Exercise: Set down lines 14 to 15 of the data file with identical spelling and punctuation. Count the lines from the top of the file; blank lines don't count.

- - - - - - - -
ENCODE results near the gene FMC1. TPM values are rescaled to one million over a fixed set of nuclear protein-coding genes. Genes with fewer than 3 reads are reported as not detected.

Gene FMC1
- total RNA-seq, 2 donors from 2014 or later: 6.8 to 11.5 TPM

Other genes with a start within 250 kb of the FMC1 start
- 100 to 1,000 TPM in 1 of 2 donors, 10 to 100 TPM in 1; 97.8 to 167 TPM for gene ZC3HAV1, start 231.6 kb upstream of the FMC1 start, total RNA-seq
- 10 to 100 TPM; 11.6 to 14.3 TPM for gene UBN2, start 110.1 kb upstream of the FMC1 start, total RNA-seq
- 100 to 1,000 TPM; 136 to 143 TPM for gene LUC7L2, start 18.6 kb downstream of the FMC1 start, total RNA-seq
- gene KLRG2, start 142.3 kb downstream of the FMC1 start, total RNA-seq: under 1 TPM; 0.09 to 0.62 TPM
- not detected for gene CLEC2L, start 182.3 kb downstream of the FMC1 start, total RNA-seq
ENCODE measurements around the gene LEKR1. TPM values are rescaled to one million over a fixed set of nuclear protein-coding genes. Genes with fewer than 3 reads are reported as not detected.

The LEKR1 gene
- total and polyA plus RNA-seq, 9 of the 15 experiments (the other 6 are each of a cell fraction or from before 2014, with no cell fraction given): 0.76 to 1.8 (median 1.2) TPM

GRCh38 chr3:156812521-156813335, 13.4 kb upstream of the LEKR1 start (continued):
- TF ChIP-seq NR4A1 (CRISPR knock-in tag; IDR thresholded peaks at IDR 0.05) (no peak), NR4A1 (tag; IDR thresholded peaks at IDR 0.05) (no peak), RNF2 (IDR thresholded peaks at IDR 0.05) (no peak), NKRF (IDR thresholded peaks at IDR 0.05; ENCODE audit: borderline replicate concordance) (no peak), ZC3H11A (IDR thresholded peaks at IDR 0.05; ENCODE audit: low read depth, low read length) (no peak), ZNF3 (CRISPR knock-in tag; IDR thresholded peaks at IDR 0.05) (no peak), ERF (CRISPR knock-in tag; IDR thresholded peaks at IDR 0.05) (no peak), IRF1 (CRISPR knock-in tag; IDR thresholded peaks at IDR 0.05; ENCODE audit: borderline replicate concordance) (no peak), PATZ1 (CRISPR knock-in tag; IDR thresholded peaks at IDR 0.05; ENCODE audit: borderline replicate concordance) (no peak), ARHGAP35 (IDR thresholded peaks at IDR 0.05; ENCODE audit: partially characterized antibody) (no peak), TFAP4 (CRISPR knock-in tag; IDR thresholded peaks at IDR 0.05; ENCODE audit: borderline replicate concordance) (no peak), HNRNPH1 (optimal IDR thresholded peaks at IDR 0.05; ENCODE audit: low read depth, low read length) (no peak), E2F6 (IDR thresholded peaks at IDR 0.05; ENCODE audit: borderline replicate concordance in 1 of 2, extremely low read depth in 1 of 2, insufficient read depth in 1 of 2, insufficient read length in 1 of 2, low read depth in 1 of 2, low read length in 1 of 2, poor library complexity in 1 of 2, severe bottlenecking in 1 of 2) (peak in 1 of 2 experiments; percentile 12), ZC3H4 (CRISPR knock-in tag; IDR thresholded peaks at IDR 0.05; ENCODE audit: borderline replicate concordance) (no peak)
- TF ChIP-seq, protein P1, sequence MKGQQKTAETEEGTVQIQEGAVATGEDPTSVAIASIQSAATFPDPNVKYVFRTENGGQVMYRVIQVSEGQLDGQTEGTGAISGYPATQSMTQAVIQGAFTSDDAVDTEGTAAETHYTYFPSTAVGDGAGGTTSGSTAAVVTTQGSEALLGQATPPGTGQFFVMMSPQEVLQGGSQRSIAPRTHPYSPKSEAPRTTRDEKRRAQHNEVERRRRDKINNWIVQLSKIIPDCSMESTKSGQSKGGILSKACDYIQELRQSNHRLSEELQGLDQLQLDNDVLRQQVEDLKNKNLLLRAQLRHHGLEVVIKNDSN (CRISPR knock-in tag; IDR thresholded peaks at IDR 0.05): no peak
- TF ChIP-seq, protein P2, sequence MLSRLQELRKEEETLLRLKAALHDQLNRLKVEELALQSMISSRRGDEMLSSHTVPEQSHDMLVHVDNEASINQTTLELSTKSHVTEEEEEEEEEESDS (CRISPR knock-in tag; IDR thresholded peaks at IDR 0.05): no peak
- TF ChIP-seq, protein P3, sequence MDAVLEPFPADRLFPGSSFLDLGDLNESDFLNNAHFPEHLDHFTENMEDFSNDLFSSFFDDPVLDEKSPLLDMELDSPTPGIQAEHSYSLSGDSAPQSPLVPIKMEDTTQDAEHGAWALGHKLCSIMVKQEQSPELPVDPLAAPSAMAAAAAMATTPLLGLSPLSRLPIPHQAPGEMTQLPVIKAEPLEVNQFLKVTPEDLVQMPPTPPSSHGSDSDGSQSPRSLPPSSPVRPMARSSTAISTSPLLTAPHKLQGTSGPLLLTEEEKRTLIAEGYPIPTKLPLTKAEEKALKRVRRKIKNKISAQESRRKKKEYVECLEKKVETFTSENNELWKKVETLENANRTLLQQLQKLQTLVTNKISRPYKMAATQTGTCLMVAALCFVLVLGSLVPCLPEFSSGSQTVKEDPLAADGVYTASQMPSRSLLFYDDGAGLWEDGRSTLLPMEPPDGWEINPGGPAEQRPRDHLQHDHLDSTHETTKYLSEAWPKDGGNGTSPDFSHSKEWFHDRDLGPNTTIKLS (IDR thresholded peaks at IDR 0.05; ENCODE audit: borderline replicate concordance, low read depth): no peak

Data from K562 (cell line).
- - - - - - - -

- TF ChIP-seq NR4A1 (CRISPR knock-in tag; IDR thresholded peaks at IDR 0.05) (no peak), NR4A1 (tag; IDR thresholded peaks at IDR 0.05) (no peak), RNF2 (IDR thresholded peaks at IDR 0.05) (no peak), NKRF (IDR thresholded peaks at IDR 0.05; ENCODE audit: borderline replicate concordance) (no peak), ZC3H11A (IDR thresholded peaks at IDR 0.05; ENCODE audit: low read depth, low read length) (no peak), ZNF3 (CRISPR knock-in tag; IDR thresholded peaks at IDR 0.05) (no peak), ERF (CRISPR knock-in tag; IDR thresholded peaks at IDR 0.05) (no peak), IRF1 (CRISPR knock-in tag; IDR thresholded peaks at IDR 0.05; ENCODE audit: borderline replicate concordance) (no peak), PATZ1 (CRISPR knock-in tag; IDR thresholded peaks at IDR 0.05; ENCODE audit: borderline replicate concordance) (no peak), ARHGAP35 (IDR thresholded peaks at IDR 0.05; ENCODE audit: partially characterized antibody) (no peak), TFAP4 (CRISPR knock-in tag; IDR thresholded peaks at IDR 0.05; ENCODE audit: borderline replicate concordance) (no peak), HNRNPH1 (optimal IDR thresholded peaks at IDR 0.05; ENCODE audit: low read depth, low read length) (no peak), E2F6 (IDR thresholded peaks at IDR 0.05; ENCODE audit: borderline replicate concordance in 1 of 2, extremely low read depth in 1 of 2, insufficient read depth in 1 of 2, insufficient read length in 1 of 2, low read depth in 1 of 2, low read length in 1 of 2, poor library complexity in 1 of 2, severe bottlenecking in 1 of 2) (peak in 1 of 2 experiments; percentile 12), ZC3H4 (CRISPR knock-in tag; IDR thresholded peaks at IDR 0.05; ENCODE audit: borderline replicate concordance) (no peak)
- TF ChIP-seq, protein P1, sequence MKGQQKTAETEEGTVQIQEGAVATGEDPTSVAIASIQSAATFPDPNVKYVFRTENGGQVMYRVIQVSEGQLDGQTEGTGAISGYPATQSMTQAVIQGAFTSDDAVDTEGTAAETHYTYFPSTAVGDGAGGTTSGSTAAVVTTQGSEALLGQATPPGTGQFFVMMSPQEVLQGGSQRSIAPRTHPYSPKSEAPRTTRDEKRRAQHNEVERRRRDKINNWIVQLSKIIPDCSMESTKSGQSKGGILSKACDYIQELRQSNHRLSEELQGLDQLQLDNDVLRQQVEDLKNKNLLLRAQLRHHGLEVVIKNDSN (CRISPR knock-in tag; IDR thresholded peaks at IDR 0.05): no peak